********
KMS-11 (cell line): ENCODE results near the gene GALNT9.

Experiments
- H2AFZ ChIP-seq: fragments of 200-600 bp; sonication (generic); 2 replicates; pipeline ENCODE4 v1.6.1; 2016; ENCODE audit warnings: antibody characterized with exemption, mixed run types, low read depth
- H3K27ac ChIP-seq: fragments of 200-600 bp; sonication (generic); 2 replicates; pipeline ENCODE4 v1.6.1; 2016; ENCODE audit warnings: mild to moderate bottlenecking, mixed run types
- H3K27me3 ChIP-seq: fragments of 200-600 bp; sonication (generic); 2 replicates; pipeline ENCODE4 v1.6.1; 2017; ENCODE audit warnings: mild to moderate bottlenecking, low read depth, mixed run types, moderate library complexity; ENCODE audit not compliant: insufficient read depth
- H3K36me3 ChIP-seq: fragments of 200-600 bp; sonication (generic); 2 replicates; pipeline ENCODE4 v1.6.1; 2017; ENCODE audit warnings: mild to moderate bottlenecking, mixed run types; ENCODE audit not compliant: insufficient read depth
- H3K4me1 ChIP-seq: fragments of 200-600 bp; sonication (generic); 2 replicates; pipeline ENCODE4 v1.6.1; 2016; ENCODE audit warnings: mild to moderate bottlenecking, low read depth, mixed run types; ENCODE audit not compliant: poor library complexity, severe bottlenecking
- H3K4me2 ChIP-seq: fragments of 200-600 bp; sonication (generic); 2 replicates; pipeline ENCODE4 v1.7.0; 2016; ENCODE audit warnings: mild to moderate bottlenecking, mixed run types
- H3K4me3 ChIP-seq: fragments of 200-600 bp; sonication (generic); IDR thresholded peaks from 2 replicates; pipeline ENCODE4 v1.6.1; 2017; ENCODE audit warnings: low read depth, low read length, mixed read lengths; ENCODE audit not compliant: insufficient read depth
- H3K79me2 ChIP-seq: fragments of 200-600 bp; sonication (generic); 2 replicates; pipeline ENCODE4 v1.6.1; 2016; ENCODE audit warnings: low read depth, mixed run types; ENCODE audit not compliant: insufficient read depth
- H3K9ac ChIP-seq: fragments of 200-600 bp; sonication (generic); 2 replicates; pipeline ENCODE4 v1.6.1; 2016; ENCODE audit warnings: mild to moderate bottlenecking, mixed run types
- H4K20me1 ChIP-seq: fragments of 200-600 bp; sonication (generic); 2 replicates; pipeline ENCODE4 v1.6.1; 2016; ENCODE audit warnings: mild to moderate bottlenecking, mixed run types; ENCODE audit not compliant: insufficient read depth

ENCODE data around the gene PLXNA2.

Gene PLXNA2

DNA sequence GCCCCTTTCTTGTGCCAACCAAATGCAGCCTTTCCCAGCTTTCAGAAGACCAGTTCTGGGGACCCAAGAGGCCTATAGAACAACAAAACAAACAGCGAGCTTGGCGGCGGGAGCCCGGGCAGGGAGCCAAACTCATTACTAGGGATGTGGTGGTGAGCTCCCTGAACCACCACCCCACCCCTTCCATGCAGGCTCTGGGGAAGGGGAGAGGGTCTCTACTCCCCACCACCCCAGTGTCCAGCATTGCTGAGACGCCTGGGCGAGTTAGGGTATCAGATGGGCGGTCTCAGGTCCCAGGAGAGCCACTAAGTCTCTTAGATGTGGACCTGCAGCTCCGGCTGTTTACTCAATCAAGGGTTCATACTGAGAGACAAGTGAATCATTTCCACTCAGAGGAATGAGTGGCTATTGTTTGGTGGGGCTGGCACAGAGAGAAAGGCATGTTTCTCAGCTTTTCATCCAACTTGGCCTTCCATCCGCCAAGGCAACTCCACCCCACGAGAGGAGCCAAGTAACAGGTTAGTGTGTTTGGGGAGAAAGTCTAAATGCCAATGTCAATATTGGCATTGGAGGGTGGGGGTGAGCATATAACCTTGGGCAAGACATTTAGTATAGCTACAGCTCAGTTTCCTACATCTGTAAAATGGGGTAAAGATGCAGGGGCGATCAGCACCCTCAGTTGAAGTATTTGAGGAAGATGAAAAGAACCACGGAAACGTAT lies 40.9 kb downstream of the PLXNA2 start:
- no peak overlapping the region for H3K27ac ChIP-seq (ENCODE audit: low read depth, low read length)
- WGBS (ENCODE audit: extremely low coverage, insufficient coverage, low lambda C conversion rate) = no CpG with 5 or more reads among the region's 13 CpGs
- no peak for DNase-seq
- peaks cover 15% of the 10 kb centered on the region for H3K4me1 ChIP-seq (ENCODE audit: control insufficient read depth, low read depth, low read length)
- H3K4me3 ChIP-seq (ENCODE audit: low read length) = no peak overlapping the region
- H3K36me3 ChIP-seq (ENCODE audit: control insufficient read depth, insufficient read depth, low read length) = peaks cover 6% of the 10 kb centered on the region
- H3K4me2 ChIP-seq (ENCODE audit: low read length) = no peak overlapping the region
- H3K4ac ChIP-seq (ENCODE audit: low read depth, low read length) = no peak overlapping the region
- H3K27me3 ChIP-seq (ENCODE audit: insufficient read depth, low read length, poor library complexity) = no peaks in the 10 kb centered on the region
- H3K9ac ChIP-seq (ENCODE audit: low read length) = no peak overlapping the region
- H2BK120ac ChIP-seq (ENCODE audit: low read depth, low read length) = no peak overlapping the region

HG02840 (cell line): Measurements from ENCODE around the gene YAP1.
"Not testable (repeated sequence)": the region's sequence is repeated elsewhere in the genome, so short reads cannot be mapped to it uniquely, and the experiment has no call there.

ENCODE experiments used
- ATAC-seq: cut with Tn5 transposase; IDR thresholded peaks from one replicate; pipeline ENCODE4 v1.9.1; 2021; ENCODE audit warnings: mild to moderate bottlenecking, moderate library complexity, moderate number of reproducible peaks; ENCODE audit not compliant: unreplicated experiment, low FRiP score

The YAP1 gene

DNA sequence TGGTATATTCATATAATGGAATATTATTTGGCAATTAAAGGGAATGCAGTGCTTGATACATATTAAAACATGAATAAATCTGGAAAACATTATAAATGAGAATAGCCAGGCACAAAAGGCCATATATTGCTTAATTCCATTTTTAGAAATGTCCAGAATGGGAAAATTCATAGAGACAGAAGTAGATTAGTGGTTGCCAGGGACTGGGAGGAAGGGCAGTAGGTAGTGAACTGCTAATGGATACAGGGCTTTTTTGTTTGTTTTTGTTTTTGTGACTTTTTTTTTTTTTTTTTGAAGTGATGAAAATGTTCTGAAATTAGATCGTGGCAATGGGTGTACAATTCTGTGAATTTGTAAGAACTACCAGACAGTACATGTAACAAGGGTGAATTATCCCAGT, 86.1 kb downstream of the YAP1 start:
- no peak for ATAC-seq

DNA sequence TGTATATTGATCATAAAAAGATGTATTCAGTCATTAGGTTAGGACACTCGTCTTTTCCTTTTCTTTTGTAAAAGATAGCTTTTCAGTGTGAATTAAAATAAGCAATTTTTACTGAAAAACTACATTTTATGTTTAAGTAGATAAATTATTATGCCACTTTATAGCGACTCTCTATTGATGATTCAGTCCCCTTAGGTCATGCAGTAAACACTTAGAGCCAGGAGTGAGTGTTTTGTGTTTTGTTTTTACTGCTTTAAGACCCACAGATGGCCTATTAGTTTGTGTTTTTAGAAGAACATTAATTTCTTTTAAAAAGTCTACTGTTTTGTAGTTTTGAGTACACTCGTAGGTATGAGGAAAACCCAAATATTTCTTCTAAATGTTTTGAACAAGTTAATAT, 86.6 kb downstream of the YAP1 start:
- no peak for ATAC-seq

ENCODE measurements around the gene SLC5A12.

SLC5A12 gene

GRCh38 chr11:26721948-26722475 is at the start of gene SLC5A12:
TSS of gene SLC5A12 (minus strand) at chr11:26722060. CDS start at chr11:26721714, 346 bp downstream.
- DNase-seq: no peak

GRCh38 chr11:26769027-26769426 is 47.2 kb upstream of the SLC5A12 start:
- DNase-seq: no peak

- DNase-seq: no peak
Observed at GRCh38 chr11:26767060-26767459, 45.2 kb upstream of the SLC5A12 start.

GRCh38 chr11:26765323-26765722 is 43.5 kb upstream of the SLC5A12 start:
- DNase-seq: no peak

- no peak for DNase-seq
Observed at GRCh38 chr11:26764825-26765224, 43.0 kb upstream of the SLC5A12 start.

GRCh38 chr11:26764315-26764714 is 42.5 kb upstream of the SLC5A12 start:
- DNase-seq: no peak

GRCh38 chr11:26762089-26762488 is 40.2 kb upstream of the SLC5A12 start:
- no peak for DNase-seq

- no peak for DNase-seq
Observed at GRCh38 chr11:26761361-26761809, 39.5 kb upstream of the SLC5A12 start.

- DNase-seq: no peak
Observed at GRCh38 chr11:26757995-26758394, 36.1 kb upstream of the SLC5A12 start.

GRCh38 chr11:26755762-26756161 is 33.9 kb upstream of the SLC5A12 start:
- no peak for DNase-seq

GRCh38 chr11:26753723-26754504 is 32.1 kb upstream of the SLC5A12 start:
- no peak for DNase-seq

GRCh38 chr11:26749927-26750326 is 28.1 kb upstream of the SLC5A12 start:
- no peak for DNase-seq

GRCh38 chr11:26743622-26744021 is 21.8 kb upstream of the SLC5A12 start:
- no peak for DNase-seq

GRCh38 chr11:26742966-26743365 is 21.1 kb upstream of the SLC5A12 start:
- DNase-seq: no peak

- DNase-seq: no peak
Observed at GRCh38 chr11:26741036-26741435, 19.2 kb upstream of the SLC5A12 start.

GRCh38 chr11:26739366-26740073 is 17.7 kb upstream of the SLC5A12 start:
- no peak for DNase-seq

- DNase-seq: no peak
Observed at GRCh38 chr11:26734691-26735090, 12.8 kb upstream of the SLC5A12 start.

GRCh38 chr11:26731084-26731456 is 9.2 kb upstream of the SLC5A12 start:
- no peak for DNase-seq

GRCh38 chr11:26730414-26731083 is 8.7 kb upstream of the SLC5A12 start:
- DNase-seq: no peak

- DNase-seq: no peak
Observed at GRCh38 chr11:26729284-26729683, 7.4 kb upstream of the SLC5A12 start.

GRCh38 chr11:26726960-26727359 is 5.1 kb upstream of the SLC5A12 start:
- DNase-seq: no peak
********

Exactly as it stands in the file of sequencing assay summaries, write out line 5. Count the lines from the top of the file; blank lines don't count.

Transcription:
- H3K27me3 ChIP-seq: fragments of 200-600 bp; sonication (generic); 2 replicates; pipeline ENCODE4 v1.6.1; 2017; ENCODE audit warnings: mild to moderate bottlenecking, low read depth, mixed run types, moderate library complexity; ENCODE audit not compliant: insufficient read depth